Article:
For the people who know me, you will know how much I can go on and on about Copenhagen. Sorry! I didn’t know I was that bad! (insert smiley face). Copenhagen will ALWAYS be my second home and this is why…
“If Copenhagen were a person, that person would be generous, beautiful, elderly, but with a flair. A human being that has certain propensities for quarrelling, filled with imagination and with appetite for the new and with respect for the old – somebody who takes good care of things and of people.” –Connie Nielsen
My love for the trendy Scandinavian city will always be unforgettable and I will ALWAYS call it my second home.
Copenhagen is a cozy city where people tend to be relax and stylish at the same time. People seem so friendly when they wave “hello” to you on their bikes but I later realised this was a signal for “stop”…. Regardless of stereotyping I always found Danes to be the most helpful and friendliest people I’ve met. With the mixture of historical and urban designs there is always something to explore in Copenhagen.
Copenhagen marks a significant chapter in my life and I feel so blessed to able to experience it. So why was Copenhagen so special? During 2014-2015, I was fortunate to study abroad in Copenhagen for a year at Copenhagen Business School. A university exchange is NOT just an excuse to travel every weekend and party all night long or in other words having “the time of your life” or using the hashtag #lovinglife on Instagram. Simply it was a year I didn’t have any worries and I truly got to live in the moment.
Copenhagen marked the year where I lived by myself in a studio dorm,
Copenhagen marked the year where I got to travel around Europe like an addict,
Copenhagen marked the year where I met people who are very different from me,
Copenhagen marked the year where I found my “family” abroad and made long life friends,
Copenhagen tested and challenged me out of my comfort zone. Copenhagen gave me a new perspective on life in which I am sincerely grateful for.
My 13 months away is one of the best experiences of my life. Obviously with adventures, shenanigans and having fun, there is a downside… of being away from family and friends, or being completely lost in a European city at night, experiencing the cold, travelling when sick, learning how to fix the tyre of my bike, trying to understand the washing machines in each country (honestly, just make washing machines generic!), being stuck at the Russian customs/border and learning to communicate in a foreign country where they don’t speak English.
Being able to ride my bike in a bike friendly city was one of my favourite parts of living in Copenhagen. The biking culture and the size of the city make it easy to get from point A-B really quickly. It only takes 20 minutes to get from one size of Copenhagen to the other! My other favourite mode of transport is the 24 hour metro where the longest I’ve waited was for 10 minutes. I must say the best thing about then metro is, it only takes 20 minutes going to the airport! It’s so convenient especially for early morning flights and coming home from a night out.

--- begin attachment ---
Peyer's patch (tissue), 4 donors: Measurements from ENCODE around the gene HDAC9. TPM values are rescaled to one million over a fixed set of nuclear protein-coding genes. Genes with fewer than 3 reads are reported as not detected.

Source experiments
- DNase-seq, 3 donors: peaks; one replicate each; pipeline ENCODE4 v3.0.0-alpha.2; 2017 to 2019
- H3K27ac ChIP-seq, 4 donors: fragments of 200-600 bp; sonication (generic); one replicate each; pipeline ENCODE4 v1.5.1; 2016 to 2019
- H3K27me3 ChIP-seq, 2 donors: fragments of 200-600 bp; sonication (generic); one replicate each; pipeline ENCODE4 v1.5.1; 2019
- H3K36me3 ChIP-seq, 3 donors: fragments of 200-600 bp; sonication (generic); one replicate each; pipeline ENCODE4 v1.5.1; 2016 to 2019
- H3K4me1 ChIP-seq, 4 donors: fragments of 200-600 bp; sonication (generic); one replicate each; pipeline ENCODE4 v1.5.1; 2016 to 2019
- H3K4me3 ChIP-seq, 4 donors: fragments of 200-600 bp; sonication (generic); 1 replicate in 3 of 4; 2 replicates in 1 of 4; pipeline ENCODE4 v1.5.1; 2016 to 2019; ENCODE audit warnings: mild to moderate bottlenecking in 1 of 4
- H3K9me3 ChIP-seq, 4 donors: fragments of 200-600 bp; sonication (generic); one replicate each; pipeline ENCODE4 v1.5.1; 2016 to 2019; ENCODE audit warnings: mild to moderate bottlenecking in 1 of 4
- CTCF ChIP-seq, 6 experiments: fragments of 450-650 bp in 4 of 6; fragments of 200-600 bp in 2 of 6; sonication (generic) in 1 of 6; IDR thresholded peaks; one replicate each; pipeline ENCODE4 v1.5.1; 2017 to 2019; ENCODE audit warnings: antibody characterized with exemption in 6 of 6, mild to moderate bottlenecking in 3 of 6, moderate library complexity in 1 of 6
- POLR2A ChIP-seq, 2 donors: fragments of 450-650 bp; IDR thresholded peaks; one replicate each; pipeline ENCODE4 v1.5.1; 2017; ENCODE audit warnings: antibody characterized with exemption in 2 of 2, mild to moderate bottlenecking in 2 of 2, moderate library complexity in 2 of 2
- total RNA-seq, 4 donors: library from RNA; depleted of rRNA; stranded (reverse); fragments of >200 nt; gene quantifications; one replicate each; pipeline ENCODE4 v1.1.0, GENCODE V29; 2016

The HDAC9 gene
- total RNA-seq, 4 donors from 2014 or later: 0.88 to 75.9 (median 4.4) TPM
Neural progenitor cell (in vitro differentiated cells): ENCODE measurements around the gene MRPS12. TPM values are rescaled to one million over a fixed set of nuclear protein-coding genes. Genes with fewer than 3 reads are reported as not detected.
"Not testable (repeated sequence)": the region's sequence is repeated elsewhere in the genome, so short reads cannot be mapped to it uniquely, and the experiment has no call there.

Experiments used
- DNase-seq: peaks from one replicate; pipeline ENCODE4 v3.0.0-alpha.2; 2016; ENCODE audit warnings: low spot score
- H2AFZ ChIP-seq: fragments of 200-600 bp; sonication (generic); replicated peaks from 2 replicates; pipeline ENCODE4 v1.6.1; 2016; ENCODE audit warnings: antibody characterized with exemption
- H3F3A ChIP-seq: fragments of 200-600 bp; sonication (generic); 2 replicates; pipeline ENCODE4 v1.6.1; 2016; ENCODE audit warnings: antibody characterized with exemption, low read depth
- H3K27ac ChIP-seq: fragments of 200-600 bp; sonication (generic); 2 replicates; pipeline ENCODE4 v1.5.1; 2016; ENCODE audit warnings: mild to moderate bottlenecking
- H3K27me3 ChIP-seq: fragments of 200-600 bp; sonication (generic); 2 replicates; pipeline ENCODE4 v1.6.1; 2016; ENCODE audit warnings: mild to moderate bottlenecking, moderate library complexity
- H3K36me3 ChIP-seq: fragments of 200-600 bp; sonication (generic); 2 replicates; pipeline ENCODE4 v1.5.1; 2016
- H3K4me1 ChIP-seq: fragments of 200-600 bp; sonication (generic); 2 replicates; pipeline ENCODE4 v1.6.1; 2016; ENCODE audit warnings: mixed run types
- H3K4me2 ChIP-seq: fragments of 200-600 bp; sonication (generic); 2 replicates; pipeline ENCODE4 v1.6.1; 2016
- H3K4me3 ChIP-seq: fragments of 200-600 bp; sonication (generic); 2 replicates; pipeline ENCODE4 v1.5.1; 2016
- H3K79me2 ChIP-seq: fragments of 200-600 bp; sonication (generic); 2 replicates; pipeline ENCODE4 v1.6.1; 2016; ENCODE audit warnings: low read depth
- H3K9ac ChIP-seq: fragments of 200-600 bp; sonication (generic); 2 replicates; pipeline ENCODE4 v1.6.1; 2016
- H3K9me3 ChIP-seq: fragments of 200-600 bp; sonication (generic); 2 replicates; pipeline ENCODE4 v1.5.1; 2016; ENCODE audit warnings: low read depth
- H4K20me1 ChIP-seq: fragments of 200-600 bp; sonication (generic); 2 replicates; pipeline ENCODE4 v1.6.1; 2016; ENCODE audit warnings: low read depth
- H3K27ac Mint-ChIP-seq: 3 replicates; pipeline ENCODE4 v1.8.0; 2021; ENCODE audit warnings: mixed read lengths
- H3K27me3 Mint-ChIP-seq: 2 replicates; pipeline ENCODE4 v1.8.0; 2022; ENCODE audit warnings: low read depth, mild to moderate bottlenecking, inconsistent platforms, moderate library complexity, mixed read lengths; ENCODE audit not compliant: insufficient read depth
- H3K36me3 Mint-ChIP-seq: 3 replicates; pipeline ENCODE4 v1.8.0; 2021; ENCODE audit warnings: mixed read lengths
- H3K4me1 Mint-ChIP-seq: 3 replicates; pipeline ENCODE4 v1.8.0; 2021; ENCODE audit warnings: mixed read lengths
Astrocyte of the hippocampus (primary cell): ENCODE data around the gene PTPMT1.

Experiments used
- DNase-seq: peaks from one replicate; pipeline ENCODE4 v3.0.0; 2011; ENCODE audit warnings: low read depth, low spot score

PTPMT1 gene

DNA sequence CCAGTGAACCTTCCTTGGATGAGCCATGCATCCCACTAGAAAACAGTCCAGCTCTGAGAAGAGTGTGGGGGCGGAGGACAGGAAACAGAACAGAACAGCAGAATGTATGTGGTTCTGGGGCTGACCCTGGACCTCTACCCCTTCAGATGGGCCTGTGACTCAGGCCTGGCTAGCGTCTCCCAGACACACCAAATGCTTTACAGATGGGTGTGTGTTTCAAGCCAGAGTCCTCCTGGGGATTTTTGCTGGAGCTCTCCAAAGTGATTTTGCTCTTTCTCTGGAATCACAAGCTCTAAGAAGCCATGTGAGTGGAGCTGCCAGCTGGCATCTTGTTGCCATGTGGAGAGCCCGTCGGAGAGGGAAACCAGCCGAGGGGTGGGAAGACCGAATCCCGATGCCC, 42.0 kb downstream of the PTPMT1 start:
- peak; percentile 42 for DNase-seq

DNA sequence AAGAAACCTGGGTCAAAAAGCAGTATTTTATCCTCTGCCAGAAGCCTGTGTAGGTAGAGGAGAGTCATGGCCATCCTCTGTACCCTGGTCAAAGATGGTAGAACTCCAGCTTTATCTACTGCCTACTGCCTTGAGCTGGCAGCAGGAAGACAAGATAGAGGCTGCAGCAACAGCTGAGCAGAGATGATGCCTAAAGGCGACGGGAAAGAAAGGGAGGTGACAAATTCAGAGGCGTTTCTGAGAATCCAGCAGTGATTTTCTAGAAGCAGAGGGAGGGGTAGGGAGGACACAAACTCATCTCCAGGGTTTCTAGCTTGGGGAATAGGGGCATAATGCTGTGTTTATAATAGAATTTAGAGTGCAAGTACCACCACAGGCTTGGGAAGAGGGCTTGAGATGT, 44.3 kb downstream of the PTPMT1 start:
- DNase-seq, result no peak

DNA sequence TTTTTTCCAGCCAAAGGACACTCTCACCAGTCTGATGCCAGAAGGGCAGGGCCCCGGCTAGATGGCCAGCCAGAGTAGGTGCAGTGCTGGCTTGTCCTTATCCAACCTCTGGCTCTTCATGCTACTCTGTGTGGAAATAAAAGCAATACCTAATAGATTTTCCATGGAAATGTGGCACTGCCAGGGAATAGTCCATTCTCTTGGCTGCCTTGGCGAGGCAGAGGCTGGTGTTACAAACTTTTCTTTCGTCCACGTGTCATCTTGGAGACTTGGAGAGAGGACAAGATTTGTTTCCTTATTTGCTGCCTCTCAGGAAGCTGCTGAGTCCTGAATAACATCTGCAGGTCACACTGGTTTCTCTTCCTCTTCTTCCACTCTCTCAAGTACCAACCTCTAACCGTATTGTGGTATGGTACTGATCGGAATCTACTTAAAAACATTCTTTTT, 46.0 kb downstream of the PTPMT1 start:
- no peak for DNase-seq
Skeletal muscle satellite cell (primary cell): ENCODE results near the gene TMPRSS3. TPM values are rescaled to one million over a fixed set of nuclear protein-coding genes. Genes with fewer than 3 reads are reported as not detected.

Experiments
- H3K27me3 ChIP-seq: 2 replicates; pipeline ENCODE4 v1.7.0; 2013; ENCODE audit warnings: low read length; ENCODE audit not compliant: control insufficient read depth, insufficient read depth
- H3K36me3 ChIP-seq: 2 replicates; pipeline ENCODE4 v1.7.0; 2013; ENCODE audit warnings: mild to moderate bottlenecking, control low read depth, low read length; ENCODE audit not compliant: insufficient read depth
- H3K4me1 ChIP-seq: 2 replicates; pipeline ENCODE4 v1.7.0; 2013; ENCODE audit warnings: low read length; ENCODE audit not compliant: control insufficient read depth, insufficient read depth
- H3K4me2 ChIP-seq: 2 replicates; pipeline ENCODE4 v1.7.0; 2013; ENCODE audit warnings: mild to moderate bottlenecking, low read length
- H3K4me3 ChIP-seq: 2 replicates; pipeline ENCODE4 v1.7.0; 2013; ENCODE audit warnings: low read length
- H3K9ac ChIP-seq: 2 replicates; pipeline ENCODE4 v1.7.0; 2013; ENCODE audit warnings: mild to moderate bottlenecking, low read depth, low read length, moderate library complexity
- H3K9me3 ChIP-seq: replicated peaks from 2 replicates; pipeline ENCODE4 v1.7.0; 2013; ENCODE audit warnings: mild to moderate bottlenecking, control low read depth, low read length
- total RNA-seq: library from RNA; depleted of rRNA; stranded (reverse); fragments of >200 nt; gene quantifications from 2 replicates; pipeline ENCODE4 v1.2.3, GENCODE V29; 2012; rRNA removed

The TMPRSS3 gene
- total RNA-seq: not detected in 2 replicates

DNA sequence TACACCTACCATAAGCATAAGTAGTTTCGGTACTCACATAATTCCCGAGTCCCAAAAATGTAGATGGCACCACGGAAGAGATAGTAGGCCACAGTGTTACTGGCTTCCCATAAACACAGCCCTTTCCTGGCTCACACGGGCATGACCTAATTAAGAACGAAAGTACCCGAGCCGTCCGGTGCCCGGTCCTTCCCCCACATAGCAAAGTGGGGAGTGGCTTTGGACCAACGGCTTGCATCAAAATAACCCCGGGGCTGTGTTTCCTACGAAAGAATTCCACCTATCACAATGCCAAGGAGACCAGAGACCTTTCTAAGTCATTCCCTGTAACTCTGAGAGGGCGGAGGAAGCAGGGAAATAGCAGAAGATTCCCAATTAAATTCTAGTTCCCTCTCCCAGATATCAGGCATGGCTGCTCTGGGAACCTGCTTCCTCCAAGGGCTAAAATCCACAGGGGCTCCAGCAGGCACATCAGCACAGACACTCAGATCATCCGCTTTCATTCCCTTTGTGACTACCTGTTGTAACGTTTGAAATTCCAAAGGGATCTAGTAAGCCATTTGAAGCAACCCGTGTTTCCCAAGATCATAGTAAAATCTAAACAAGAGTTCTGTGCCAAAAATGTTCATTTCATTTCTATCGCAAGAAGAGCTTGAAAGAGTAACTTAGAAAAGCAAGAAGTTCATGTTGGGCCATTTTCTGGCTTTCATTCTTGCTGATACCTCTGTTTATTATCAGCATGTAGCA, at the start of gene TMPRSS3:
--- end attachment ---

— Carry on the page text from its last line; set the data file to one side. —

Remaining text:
My other love is the Danish bakeries! I long for the smell of the bakeries down my street, where my mouth would water every time I cycle past the bakery. Plus on another note, the Danish brunches are the best brunches hands down! From f, shion I learn how to dress completely in black and ironically I will never dress all black in Perth. I wasn’t going to a funeral and I wansn’t a emo but the Danish girls definitely know how to make black look elegant. I saw how my wardrobe turn into quickly into black items and how I feel accustom to the social norm. I love the ideal of the “egalitarian” society where everyone has the equal rights and equal opportunity . I also love how the country is so safe and the Danes just know how to have the “balance lifestyle”.
“Hygge” aka cosiness
One of my favourite concepts of the Danish is the term “hygge”, basically it’s translated to cozy, having a warm atmosphere and enjoying the good things in life with good company. Essentially all you need is candles, good friends and perhaps a wine or two and talking about anything from the small and big issues in life. Considering the sun can be a rare commodity. I understand how the concept “hygge” plays a massive part to the Danish life, as the Danes are some of the happiest people in the world. So technically people shouldn’t be depressed from the sun? We can learn a thing or two here!
Tak (thank you) København and hopefully we cross paths in the future!
“For years, whenever I’d been travelling and came back to Copenhagen, I’d think: ‘People are so stylish.’ And it’s not any one class. It’s everyday life.”-Susanne Bier
Till next time, -M